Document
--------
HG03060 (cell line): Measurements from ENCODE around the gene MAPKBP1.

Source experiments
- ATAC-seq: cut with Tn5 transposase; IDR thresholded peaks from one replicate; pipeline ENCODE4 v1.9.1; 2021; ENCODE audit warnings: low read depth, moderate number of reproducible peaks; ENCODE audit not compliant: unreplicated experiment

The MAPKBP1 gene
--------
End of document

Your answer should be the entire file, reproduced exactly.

HG03060 (cell line): Measurements from ENCODE around the gene MAPKBP1.

Source experiments
- ATAC-seq: cut with Tn5 transposase; IDR thresholded peaks from one replicate; pipeline ENCODE4 v1.9.1; 2021; ENCODE audit warnings: low read depth, moderate number of reproducible peaks; ENCODE audit not compliant: unreplicated experiment

The MAPKBP1 gene